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More universities reviewing honorary degrees given to Mary Ellen Turpel-Lafond

Six out of 10 universities confirm they’re reviewing honorary degrees given to retired judge Mary Ellen Turpel-Lafond, after being asked by a group of Indigenous women to revoke them following a CBC investigation into her claims of Indigenous heritage.

The honours should be withdrawn because the former B.C. representative for children and youth “stole” the identity and lived experiences of Indigenous women, said a statement from the Indigenous Women’s Collective.

The University of Regina along with McGill, Brock, Royal Roads, St. Thomas and Mount Saint Vincent universities all say they’ve been looking into the situation.

Their statements Wednesday came the day after Vancouver Island University announced Turpel-Lafond had returned her 2013 honorary degree. The school had told her it was under review due to requests from the collective and members of the university community.

Carleton, Simon Fraser, Thompson Rivers and York universities did not respond to requests for comment in time for publication.

Retired senator Lillian Dyck is among signatories to the collective’s statement saying Turpel-Lafond claimed opportunities, recognition and influence that weren’t rightfully hers.

The University of British Columbia, where Turpel-Lafond had been a tenured law professor, recently announcedshe no longer worked there, as of Dec. 16.

Reached by phone, Turpel-Lafond declined to comment on the calls for her honorary degrees to be revoked or the universities’ review processes.

She previously told the CBC she didn’t question the biological parentage of her father, who she has said was Cree, when she was growing up.

She introduced herself at a 2019 Senate standing committee meeting on Aboriginal Peoples by saying: “I am a Cree person originally from the Prairies.”

Until last year, Turpel-Lafond had been the academic director of UBC’s Indian Residential School History and Dialogue Centre. She is a longtime advocate on Indigenous issues.

The statement from the women’s collective said so-called “pretendianism” is an act of colonial violence with severe consequences for Indigenous people.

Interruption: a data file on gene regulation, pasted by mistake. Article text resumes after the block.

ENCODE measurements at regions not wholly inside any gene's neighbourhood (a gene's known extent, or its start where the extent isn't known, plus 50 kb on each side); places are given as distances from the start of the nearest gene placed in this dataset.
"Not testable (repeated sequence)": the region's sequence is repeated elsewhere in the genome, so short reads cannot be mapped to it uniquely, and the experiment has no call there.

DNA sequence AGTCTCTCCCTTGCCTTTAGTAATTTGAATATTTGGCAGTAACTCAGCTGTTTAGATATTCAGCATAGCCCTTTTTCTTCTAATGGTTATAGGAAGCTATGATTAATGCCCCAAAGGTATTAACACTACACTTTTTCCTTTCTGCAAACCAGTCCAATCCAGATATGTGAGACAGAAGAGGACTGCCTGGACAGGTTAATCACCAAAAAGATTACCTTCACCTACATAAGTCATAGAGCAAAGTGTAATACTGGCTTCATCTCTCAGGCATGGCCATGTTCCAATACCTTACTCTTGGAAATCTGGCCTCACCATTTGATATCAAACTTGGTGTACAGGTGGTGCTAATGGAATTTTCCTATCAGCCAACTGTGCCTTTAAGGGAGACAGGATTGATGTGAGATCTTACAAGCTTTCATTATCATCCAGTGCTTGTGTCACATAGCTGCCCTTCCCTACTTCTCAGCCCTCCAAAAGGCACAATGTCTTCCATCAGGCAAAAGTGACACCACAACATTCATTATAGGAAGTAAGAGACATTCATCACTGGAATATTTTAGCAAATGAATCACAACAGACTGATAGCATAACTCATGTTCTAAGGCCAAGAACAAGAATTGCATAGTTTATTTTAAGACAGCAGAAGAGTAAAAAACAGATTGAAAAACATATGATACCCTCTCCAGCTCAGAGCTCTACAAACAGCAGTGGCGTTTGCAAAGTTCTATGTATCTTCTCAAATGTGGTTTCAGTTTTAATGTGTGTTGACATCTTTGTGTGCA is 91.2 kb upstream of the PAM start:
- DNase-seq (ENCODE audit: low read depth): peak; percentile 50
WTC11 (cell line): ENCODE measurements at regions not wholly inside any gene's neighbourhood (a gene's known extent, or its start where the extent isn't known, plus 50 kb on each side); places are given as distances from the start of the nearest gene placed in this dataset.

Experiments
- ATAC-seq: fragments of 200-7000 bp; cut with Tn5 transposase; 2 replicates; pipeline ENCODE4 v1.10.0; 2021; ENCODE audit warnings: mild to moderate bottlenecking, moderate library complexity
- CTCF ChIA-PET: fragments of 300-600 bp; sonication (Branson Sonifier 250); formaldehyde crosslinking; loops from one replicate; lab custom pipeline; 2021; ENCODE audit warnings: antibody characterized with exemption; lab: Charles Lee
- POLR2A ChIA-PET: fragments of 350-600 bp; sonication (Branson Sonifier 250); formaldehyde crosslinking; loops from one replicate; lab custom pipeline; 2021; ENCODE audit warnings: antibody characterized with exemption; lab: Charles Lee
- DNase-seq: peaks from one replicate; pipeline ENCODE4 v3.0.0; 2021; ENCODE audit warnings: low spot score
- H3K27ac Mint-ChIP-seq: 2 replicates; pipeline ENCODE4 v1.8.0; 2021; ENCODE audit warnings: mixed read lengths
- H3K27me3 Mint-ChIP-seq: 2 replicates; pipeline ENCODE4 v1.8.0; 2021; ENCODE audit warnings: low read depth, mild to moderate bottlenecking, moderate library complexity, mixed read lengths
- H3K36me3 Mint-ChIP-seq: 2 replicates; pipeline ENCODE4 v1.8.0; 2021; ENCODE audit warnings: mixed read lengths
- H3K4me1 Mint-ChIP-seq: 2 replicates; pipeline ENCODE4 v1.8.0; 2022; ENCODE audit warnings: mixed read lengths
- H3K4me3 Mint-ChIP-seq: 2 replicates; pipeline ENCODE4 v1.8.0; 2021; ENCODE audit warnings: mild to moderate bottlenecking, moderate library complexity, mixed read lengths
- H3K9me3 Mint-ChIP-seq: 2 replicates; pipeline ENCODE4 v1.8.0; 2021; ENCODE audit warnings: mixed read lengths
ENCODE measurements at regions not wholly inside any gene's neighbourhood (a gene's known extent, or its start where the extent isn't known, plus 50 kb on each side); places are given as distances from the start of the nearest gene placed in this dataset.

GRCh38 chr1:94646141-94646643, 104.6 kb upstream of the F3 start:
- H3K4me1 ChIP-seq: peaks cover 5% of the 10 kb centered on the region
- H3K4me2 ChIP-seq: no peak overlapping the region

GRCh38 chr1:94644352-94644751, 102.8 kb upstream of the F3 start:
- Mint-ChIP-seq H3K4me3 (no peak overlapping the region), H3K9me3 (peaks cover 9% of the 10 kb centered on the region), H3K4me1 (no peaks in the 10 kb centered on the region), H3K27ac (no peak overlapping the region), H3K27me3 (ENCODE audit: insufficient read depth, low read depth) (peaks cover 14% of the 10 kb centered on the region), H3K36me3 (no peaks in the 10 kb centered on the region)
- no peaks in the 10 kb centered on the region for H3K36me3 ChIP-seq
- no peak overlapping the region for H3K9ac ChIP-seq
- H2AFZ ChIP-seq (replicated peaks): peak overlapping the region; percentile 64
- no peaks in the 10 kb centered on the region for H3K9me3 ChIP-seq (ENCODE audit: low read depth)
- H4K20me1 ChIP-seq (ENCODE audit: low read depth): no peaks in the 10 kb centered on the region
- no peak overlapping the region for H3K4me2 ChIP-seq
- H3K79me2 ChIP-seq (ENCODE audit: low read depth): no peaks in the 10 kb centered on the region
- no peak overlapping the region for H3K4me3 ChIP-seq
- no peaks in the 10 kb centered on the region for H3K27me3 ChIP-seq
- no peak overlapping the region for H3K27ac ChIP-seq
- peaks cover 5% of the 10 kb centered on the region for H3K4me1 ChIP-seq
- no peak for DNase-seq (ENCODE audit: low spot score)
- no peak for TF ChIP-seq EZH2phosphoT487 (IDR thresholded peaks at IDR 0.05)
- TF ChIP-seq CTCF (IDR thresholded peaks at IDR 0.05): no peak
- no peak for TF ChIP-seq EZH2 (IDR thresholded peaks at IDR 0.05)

“We need to ensure that our children’s and grandchildren’s indigeneity will be respected and protected,” it said, adding any organization or leader claiming to uphold truth and reconciliation must denounce any “infringements.”

Meanwhile, Grand Chief Stewart Phillip with the Union of B.C. Indian Chiefs said Wednesday the CBC investigation that questioned Turpel-Lafond’s heritage was a “witch-hunt.”

The union had responded to the investigation last October with a statement saying Turpel-Lafond was a fierce and ethical advocate for Indigenous Peoples.

Questions of Indigenous identity were for Indigenous Peoples, families and governments to sort through based on their own laws and customs, it said.

“It is not the role of the media, the crown, or anyone else to tell us who we are.”

Phillip declined to comment further when reached by phone.

The University of B.C. had issued a statement Tuesday saying it deeply regrets how it handled the situation after CBC’s investigation was published.

The school’s initial response last year said Indigenous identity was not an explicit requirement for Turpel-Lafond’s position at the residential school dialogue centre.

But the latest statement, signed by interim president and vice-chancellor Deborah Buszard and academic vice-president Gage Averill, said the original comment and UBC’s silence about its interpretation were seen as constituting support for her.

They expressed concern that this has harmed the Indigenous community at UBC and beyond.

“We deeply regret the impact of this and promise to do more now, and in the future.”

The university is reviewing its approaches to the role of Indigenous status and “truthfulness” in hiring, the statement said.

—Brenna Owen, The Canadian Press

IndigenousUniversities and Colleges



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